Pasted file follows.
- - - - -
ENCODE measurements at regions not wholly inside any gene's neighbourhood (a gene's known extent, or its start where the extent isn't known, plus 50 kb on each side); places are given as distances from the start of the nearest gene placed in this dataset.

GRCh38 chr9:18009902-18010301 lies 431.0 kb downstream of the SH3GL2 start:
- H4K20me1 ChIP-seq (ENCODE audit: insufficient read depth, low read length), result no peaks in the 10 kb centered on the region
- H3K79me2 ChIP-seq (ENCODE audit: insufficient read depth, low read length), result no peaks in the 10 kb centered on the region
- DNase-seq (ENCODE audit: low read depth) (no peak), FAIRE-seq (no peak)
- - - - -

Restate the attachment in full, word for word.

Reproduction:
ENCODE measurements at regions not wholly inside any gene's neighbourhood (a gene's known extent, or its start where the extent isn't known, plus 50 kb on each side); places are given as distances from the start of the nearest gene placed in this dataset.

GRCh38 chr9:18009902-18010301 lies 431.0 kb downstream of the SH3GL2 start:
- H4K20me1 ChIP-seq (ENCODE audit: insufficient read depth, low read length), result no peaks in the 10 kb centered on the region
- H3K79me2 ChIP-seq (ENCODE audit: insufficient read depth, low read length), result no peaks in the 10 kb centered on the region
- DNase-seq (ENCODE audit: low read depth) (no peak), FAIRE-seq (no peak)